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       ntfsundelete [ options ] device


       ntfsundelete has three modes of operation: scan,  undelete
       and copy.

       The  default  mode,  scan  simply reads an NTFS Volume and
       looks for files that have  been  deleted.   Then  it  will
       print a list giving the inode number, name and size.

       The  undelete mode takes the inode and recovers as much of
       the data as possible.  It  saves  the  result  to  another
       location.   Partly  for  safety,  but  mostly because NTFS
       write support isn't finished.

       This is a wizard's option.  It will save a portion of  the
       MFT  to  a file.  This probably only be useful when debug­
       ging ntfsundelete

       ntfsundelete only ever reads from the NTFS  Volume.   ntf­
       sundelete will never change the volume.


       ntfsundelete cannot perform the impossible.

       When  a file is deleted the MFT Record is marked as not in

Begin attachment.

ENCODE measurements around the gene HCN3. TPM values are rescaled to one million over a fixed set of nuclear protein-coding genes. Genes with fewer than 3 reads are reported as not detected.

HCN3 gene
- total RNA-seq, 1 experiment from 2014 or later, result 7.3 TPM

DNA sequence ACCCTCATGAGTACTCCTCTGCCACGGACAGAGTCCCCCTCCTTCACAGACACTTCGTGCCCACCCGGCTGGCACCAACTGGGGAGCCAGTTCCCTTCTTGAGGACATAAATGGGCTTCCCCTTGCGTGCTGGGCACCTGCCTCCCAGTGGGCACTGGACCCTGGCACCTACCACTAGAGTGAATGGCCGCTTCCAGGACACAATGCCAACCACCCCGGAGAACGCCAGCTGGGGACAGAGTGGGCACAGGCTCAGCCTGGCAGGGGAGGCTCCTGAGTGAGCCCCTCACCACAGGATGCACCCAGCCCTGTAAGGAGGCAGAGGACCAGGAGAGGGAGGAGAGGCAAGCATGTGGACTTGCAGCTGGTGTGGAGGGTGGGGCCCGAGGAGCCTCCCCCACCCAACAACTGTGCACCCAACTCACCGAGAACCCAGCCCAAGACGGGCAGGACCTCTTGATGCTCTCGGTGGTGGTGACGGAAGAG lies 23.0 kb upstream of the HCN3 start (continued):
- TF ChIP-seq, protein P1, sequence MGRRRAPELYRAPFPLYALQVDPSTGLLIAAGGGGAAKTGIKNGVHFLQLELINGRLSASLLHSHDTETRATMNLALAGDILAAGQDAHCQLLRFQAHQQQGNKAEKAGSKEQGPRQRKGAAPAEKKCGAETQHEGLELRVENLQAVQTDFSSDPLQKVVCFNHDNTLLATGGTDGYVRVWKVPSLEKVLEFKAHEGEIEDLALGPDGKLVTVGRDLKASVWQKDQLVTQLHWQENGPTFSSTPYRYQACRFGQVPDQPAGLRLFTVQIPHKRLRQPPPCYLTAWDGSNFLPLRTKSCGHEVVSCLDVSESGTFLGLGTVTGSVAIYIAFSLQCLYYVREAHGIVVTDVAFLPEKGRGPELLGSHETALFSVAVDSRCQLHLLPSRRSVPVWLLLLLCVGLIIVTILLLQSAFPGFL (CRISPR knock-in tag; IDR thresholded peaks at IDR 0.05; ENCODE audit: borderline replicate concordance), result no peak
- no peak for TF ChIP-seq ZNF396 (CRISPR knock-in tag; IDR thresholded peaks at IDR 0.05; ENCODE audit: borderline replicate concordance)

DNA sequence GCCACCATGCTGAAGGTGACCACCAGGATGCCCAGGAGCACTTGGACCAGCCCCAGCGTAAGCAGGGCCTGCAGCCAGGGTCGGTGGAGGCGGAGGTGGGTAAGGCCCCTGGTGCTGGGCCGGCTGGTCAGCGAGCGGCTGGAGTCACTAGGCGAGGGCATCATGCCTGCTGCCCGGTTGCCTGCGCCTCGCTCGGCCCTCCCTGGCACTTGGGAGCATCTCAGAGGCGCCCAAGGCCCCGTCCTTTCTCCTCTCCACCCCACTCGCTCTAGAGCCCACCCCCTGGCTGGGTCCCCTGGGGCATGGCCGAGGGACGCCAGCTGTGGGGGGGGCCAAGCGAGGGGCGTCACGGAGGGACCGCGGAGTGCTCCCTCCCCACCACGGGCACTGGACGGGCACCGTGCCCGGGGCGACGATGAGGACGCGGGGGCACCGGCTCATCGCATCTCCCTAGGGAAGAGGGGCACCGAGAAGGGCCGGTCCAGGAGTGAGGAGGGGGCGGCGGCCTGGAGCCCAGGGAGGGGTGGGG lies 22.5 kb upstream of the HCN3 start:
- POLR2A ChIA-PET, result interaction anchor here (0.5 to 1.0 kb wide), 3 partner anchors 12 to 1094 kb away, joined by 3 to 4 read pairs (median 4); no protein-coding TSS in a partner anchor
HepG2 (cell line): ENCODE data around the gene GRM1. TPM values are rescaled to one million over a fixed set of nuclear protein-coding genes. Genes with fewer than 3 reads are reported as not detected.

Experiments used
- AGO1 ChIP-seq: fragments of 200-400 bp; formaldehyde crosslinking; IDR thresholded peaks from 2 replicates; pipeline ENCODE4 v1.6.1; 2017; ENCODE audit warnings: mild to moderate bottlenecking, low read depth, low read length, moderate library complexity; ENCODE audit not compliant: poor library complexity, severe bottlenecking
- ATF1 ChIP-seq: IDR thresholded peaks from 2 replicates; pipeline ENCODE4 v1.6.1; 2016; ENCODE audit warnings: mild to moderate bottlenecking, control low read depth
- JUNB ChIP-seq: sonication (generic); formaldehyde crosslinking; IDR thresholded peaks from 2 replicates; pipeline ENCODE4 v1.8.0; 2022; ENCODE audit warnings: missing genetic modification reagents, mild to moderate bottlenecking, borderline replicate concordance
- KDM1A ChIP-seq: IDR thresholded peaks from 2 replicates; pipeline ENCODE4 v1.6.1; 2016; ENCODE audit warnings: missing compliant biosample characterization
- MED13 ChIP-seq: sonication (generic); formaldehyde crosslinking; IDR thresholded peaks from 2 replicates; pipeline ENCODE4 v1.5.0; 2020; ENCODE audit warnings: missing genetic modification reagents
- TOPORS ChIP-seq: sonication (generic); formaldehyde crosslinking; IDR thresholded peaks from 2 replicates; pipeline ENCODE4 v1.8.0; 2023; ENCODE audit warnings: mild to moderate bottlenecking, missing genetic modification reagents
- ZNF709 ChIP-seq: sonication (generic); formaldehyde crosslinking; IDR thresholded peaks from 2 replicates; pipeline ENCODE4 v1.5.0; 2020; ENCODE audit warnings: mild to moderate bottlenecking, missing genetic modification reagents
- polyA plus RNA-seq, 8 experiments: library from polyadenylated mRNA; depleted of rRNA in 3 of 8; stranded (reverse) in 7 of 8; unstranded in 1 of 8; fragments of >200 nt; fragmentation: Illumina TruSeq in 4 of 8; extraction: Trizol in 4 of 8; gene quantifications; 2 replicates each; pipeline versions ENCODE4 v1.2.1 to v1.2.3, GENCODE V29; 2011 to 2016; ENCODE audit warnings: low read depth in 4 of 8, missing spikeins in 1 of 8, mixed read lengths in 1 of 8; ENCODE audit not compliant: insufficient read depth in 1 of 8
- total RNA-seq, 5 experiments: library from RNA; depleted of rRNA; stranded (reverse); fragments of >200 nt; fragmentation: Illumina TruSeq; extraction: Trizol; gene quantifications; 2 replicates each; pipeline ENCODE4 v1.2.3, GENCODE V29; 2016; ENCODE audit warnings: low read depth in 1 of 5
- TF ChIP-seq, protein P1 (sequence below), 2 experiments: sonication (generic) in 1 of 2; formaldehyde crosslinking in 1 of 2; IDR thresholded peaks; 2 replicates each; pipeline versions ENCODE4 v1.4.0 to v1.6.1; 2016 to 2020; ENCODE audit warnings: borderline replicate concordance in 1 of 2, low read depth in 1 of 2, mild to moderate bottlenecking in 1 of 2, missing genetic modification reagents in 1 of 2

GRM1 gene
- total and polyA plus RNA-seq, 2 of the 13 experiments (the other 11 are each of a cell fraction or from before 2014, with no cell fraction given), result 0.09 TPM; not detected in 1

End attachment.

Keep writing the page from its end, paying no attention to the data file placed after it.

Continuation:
use and the bitmap representing the disk usage is updated.
       If the power isn't turned off immediately, the free space,
       where the file  used  to  live,  may  become  overwritten.
       Worse,  the MFT Record may be reused for another file.  If
       this happens it is impossible to tell where the  file  was
       on disk.

       Even  if  all the clusters of a file are not in use, there
       is no guarantee that they haven't been overwritten by some
       short-lived file.

       In  NTFS  all  the  filenames are stored as Unicode.  They
       will be converted into the current locale for  display  by
       ntfsundelete.  The utility has successfully displayed some
       Chinese pictogram filenames and then  correctly  recovered

   Extended MFT Records
       In  rare  circumstances,  a  single MFT Record will not be